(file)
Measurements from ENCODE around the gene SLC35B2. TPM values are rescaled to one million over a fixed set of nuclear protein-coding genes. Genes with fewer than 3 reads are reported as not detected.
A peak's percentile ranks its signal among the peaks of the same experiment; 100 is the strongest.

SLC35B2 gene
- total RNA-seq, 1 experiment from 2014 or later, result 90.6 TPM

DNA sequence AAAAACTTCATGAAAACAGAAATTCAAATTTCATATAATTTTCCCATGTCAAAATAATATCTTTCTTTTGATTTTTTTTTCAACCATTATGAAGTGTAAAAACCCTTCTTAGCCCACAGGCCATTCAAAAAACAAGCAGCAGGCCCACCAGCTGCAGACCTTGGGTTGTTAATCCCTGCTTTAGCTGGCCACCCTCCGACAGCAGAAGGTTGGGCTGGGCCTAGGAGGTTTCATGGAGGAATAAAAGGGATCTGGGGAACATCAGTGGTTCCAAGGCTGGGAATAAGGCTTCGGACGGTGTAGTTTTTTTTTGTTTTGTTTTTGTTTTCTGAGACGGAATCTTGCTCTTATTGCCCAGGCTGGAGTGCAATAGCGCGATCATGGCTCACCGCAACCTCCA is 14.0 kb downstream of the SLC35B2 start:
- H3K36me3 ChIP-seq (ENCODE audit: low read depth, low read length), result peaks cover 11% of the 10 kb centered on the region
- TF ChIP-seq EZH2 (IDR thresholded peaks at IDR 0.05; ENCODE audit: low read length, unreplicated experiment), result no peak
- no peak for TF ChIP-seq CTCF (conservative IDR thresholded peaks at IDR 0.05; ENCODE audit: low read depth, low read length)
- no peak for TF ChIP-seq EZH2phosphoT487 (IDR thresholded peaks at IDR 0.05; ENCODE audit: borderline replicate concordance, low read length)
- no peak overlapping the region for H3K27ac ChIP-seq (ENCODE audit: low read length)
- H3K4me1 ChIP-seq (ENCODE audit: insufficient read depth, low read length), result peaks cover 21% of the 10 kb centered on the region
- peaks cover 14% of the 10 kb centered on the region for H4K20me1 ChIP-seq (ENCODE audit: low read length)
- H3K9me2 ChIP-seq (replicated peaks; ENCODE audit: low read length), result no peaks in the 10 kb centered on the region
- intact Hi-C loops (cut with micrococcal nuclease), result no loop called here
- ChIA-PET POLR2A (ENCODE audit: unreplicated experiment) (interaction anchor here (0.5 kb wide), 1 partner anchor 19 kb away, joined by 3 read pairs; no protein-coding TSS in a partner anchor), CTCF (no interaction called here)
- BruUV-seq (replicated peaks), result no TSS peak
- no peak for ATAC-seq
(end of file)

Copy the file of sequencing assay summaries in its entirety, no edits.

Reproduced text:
Measurements from ENCODE around the gene SLC35B2. TPM values are rescaled to one million over a fixed set of nuclear protein-coding genes. Genes with fewer than 3 reads are reported as not detected.
A peak's percentile ranks its signal among the peaks of the same experiment; 100 is the strongest.

SLC35B2 gene
- total RNA-seq, 1 experiment from 2014 or later, result 90.6 TPM

DNA sequence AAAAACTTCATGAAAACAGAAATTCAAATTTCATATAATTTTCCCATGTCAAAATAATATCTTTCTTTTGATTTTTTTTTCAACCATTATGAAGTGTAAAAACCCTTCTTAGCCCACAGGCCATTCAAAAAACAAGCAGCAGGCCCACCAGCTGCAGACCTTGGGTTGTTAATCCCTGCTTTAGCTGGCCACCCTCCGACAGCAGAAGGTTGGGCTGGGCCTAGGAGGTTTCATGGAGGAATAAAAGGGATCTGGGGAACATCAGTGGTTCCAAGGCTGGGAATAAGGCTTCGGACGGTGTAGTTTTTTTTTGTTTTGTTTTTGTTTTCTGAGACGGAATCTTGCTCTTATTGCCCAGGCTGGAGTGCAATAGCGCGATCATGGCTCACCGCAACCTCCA is 14.0 kb downstream of the SLC35B2 start:
- H3K36me3 ChIP-seq (ENCODE audit: low read depth, low read length), result peaks cover 11% of the 10 kb centered on the region
- TF ChIP-seq EZH2 (IDR thresholded peaks at IDR 0.05; ENCODE audit: low read length, unreplicated experiment), result no peak
- no peak for TF ChIP-seq CTCF (conservative IDR thresholded peaks at IDR 0.05; ENCODE audit: low read depth, low read length)
- no peak for TF ChIP-seq EZH2phosphoT487 (IDR thresholded peaks at IDR 0.05; ENCODE audit: borderline replicate concordance, low read length)
- no peak overlapping the region for H3K27ac ChIP-seq (ENCODE audit: low read length)
- H3K4me1 ChIP-seq (ENCODE audit: insufficient read depth, low read length), result peaks cover 21% of the 10 kb centered on the region
- peaks cover 14% of the 10 kb centered on the region for H4K20me1 ChIP-seq (ENCODE audit: low read length)
- H3K9me2 ChIP-seq (replicated peaks; ENCODE audit: low read length), result no peaks in the 10 kb centered on the region
- intact Hi-C loops (cut with micrococcal nuclease), result no loop called here
- ChIA-PET POLR2A (ENCODE audit: unreplicated experiment) (interaction anchor here (0.5 kb wide), 1 partner anchor 19 kb away, joined by 3 read pairs; no protein-coding TSS in a partner anchor), CTCF (no interaction called here)
- BruUV-seq (replicated peaks), result no TSS peak
- no peak for ATAC-seq